College Applications – So Many Ways To Apply

With application season upon us, high college seniors everywhere are working on the Common Application, the Coalition Application and, in some cases like with the College of Charleston or Endicott College, individual college applications. And while there are multiple platforms to choose from as students complete applications, there are also multiple ways to apply. Let’s talk about the differences and how they affect you.

Early decision, also known as ED, is where you apply to a college through a binding agreement – if you are admitted, you must confirm your enrollment with that college. There’s no backing out of an early decision acceptance. You’re allowed to apply ED to ONE college only. That’s it. This is why your love for the college must be true – you will have to contact your other colleges at which you submitted applications and notify them that you are withdrawing those applications immediately.

Early decision can be a great idea if you know, without a doubt, that you are in love with everything that college has to offer, you know you can afford to attend and you are ready, willing and able to commit to that college. You’re all in with early decision and the risk level is significant if you haven’t done your homework ahead of time.

Early action, or EA, is where applicants typically complete apply in November or December and expect to hear an answer before the start of the New Year. Early action applicants can be accepted, denied or deferred to the regular decision round of applications. Unlike early decision, early action applicants are not bound to their acceptance and have the choice to commit by the May 1st deadline or attend another college altogether. Early action is great because you have the benefit of applying early while also keeping your options open.

There are variations of early action policies. Some colleges are considered single choice early action which means they may not allow applicants to apply early decision and/or, in some cases, early action, to any other colleges. Therefore, it’s important to understand your colleges’ policies when it comes to these early application rounds.

Regular decision is the process by which you apply by each college’s published deadline which is typically around January 1st. Once the application and materials have been sent, applicants can expect to hear a decision by April 1st. Regular decision applicants can be admitted, denied or placed on a waiting list. Regular decision is the vanilla of the application world – it’s plain and simple but it also makes you wait quite a long time for a decision.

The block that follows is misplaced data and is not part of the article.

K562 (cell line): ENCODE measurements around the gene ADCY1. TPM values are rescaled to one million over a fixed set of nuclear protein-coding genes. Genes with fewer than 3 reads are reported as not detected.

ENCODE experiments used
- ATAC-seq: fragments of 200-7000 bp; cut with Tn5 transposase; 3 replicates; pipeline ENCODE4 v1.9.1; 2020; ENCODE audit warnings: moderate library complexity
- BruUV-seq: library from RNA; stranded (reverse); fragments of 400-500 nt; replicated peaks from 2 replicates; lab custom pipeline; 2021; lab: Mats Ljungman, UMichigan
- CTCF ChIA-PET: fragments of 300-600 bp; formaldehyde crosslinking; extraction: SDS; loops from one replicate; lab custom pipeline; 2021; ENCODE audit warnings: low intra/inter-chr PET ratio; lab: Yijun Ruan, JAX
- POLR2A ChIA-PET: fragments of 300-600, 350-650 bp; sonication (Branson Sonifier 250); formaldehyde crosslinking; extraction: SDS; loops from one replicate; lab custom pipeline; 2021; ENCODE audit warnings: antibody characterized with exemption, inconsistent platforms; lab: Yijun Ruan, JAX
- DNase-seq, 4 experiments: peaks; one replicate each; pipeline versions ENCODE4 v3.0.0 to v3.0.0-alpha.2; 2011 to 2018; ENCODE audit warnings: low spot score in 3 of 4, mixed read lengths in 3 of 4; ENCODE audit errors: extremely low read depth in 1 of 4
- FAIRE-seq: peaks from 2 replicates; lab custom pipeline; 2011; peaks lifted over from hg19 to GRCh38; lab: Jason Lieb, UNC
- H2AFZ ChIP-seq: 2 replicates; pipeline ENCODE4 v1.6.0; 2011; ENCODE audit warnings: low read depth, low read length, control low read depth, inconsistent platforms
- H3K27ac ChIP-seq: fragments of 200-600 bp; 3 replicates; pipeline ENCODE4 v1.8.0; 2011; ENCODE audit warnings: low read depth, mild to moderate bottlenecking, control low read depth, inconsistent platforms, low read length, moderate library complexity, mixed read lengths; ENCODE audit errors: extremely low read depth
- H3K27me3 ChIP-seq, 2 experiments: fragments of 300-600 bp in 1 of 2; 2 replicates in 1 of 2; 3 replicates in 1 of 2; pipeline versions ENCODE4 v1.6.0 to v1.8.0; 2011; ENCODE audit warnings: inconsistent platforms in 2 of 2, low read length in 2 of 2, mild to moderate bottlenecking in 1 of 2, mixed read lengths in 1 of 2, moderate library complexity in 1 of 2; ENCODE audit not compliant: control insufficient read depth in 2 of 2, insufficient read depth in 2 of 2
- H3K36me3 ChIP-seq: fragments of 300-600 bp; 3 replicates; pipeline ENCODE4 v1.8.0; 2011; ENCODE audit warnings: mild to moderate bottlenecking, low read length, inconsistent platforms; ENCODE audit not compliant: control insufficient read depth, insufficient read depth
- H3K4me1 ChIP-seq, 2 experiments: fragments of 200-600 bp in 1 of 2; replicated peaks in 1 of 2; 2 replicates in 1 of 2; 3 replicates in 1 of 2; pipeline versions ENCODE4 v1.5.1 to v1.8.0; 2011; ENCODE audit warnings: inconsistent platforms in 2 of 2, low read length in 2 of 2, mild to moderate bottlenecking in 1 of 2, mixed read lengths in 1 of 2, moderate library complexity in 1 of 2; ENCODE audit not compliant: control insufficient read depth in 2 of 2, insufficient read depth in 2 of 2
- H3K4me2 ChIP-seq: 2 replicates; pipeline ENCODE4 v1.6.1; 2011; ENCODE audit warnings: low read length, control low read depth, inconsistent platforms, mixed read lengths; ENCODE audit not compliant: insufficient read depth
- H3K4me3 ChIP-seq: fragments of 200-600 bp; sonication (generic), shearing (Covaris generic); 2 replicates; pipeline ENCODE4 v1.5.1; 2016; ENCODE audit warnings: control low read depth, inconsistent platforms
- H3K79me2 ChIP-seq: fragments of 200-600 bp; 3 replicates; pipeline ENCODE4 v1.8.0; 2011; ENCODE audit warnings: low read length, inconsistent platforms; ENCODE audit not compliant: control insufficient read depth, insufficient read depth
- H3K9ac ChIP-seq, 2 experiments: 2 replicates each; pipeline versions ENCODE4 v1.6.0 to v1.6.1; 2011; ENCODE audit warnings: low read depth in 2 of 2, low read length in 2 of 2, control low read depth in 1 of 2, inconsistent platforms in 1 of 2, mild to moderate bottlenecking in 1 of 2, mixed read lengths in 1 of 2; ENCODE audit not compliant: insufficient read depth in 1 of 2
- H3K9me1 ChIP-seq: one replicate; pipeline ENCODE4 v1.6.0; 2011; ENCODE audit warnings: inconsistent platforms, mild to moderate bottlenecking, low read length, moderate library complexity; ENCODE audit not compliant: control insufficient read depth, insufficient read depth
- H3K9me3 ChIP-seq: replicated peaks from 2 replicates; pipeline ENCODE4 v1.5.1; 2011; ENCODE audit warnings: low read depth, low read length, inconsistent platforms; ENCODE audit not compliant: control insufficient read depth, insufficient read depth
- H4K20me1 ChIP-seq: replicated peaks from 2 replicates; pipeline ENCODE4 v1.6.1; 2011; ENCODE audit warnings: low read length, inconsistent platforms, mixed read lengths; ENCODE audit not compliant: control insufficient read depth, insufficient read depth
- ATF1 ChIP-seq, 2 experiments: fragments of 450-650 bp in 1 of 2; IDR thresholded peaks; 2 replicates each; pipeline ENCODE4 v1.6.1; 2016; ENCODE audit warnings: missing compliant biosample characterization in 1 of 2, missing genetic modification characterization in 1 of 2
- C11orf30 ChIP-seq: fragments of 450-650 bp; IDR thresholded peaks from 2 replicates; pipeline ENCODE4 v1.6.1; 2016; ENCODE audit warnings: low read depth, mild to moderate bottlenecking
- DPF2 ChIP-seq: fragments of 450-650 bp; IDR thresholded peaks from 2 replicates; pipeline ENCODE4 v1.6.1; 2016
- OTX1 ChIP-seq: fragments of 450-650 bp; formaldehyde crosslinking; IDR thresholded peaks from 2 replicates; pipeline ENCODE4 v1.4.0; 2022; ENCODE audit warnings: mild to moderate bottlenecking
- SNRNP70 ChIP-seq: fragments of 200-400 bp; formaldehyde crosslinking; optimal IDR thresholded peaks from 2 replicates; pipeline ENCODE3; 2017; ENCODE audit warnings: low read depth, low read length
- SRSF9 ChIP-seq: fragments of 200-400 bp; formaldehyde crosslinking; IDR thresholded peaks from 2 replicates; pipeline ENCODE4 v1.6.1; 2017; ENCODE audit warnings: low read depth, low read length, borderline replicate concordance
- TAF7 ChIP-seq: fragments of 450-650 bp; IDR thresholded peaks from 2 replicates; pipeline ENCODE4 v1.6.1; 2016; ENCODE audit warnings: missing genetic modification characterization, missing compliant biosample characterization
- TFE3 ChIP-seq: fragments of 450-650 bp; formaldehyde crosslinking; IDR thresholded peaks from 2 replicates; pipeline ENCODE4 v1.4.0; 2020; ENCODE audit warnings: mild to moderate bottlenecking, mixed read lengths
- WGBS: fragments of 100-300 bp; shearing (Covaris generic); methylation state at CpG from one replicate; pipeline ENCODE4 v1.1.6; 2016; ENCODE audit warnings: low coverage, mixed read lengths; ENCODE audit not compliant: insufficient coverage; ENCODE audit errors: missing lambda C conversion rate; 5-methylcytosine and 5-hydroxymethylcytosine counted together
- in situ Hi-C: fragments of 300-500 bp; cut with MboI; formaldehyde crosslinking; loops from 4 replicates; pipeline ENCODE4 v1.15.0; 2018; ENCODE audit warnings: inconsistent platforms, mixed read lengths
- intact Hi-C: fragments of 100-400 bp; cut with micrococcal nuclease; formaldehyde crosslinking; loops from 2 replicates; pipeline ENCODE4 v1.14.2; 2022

Rolling admission is where students are admitted on an ongoing, or rolling, basis. The colleges begin making decisions in early fall and continue to do so until they have met their enrollment requirements for the new freshman class. Colleges may accept or reject an applicant right away, or they may hold off for a period of time in order to gather more information on the applicant before rendering a decision. Depending on how strong or weak of an applicant they are, students may also find themselves on the waiting list. Because decisions are made on an ongoing basis, the earlier you apply, the earlier you can expect to hear a decision. It can feel great to get that first acceptance and it may just help you enjoy the holidays with your family and friends that much more.

On the other hand, rolling admission is great because you can apply when you’re ready. I’m not saying you should wait until the last minute but, let’s be honest – some of you will. Maybe you want to wait for first semester grades before you apply because you know you have some strong grades coming. Maybe your SAT scores were low and you wanted to take them again in November or December. Maybe you just happened to come upon a college mid-year that you hadn’t thought of before and now you want to apply – for any of these reasons and more, colleges with rolling admissions grant you the freedom to apply later in your senior year. 

Of course, for every pro of rolling admission there are also cons. colleges with rolling admission will start awarding aid on a first-come, first-serve basis. Funds are limited so if you apply too late, your financial aid award may not be very helpful. Housing could also be an issue if you apply too late.

As with anything in the college application process, do your homework early on. Check out the admissions webpage for any colleges you are interested to find out which types of applications they offer.

If you have any questions or comments about the types of applications available to you and which one might be the best way for you to go, please shoot us a note – we would love to hear from you!

Here’s what other families like yours are saying about how Dobler College Consulting made a difference for them.


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In Memory Of Those We Lost At Sandy Hook Elementary School